• Shakey's Madness

  • Does a Mental Disorder Reveal the "Real" William Shakespeare?
  • By: Robert P. Boog
  • Narrated by: Robert P. Boog
  • Length: 4 hrs and 4 mins
  • Unabridged Audiobook
  • Categories: History, Europe
  • 5.0 out of 5 stars (2 ratings)
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Publisher's Summary

Are you fond of hearing amusing real-life stories mixed with an interesting, true-life mystery? If so, check out Shakey’s Madness

Does a mental disorder reveal the “real” William Shakespeare? Back in the 16th and 17th centuries, bipolar disorder was a mystery, and even as late as the early 2000s, most doctors had difficulties diagnosing it. Unlike COVID-19, there is no swab test for antibodies. No blood test. It is a mood disorder, so doctors rely on their patients to “self-report” their symptoms and ask them questions like, “Were you in a good mood yesterday?” 

What has this got to do with William Shakespeare? His poems, plays, and sonnets talk about the author feeling “melancholy” or depressed along with thoughts of deep distress and suicide. After all, who has not heard of Hamlet’s famous line, "To be or not to be, that is the question", and in that very line, Hamlet contemplates taking his own life. 

All this talk about despair, despising oneself, and suicide? These are all bipolar symptoms. But if the real author did suffer from bipolar disorder, then would not these symptoms be found in his real life, too? Boog claims that the manic symptoms of fainting, racing thoughts, and insomnia are found in the life of Edward de Vere. According to Mr. Boog, “Whenever I ask Shakespeare lovers why all the fainting in the Shakespeare canon, I will usually get answers like poor ventilation, dehydration, or bloody tragedy on stage, which totally misses the point. Talk about fainting and 'near' fainting are found in Shakespeare's poetry."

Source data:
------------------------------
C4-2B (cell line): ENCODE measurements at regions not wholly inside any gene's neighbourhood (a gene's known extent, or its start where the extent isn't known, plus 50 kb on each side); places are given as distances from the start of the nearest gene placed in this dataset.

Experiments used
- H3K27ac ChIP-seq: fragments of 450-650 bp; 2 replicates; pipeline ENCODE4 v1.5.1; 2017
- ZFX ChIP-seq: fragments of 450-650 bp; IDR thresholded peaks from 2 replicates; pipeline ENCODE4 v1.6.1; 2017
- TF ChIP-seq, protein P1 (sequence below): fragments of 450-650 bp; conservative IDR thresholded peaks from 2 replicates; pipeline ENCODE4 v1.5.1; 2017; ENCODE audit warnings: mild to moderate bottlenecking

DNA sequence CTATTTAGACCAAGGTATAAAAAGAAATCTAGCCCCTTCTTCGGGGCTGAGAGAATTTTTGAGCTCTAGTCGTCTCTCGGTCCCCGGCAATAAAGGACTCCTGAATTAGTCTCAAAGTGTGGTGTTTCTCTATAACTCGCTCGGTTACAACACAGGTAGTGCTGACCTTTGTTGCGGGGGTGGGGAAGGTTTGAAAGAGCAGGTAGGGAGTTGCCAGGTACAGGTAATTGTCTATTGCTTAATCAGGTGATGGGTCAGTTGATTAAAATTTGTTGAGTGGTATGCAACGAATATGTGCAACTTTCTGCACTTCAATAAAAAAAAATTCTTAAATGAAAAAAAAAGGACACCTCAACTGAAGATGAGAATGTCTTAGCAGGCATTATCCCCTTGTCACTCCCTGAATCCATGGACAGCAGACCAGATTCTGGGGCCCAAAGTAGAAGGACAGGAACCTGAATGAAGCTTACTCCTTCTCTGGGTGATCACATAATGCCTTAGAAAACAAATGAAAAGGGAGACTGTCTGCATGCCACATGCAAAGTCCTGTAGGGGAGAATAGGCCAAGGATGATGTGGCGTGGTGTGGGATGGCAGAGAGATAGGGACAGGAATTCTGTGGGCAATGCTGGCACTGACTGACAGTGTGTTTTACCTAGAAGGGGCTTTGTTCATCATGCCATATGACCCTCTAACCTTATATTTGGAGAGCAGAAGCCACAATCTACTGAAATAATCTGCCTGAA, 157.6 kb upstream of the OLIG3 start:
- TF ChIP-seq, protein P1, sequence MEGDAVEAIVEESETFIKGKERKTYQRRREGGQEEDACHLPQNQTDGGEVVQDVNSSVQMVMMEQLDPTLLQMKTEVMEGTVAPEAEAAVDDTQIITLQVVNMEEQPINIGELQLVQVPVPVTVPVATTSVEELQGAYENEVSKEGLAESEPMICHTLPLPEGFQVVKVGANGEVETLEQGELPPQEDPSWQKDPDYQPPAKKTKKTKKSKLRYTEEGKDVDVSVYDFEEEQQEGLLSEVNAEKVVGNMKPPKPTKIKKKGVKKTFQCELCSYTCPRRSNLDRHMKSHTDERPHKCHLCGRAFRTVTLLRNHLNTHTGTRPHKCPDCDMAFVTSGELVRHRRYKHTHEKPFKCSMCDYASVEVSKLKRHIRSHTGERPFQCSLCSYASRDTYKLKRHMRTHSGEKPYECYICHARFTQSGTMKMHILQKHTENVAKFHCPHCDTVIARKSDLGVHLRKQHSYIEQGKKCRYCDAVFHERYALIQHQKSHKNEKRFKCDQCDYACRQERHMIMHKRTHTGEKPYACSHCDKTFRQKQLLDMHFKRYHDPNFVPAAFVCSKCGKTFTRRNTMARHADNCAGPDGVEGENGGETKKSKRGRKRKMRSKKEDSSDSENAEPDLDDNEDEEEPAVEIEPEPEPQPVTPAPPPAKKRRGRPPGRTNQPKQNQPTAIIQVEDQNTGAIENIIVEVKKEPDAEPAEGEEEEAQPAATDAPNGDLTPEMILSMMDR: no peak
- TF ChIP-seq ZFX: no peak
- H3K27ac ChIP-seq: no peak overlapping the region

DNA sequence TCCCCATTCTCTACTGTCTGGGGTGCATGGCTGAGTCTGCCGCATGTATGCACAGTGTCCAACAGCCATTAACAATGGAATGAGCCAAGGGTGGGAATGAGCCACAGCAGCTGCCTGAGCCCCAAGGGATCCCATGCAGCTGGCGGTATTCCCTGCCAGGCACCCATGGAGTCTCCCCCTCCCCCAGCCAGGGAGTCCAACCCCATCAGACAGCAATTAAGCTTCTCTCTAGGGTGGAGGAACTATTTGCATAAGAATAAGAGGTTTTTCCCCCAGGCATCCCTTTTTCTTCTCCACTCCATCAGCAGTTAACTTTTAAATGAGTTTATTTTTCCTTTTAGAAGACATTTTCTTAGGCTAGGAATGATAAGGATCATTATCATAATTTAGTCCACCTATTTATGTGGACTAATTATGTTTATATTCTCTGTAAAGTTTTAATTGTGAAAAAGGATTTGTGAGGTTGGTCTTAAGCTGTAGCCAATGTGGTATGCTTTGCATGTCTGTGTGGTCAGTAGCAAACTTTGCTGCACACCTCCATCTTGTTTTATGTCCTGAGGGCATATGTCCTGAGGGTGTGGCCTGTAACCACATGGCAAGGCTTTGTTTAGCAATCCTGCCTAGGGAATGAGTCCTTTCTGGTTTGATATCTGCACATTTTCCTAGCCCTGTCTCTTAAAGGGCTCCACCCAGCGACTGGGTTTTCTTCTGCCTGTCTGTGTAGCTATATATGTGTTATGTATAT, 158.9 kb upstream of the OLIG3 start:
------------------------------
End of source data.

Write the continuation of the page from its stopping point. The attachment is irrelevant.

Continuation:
Thus, fainting is something the "real" author must have personally experienced, but William Shakespeare of Stratford-upon-Avon was not known to black out or swoon. Sir Francis Bacon or Christopher Marlowe didn't, either. Only one man with bipolar symptoms fits a bipolar disorder profile, and that is what Shakey’s Madness is about - using bipolar disorder symptoms to reveal the “real” author of the Shakespeare canon.

©2021 Robert Boog (P)2021 Robert Boog

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Shakespeare

You don’t need a random fellow listener to tell you that these are masterpieces, so on to the production: it’s generally very good,

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The plays are listed now!

I downloaded this, slightly concerned that I’d have to wade through every play to find what I needed. But the plays are listed once you download the book on the app (it’s split into 9 parts, and each part is divided into chapters, with the beginning and end of each play being clearly marked). It would be handy to have a master list of plays, in order to locate the part you need to download if you don’t have room for everything, but they are in alphabetical order so it’s easy to make an educated guess. Wonderful value to have all the plays together like this.

1 person found this helpful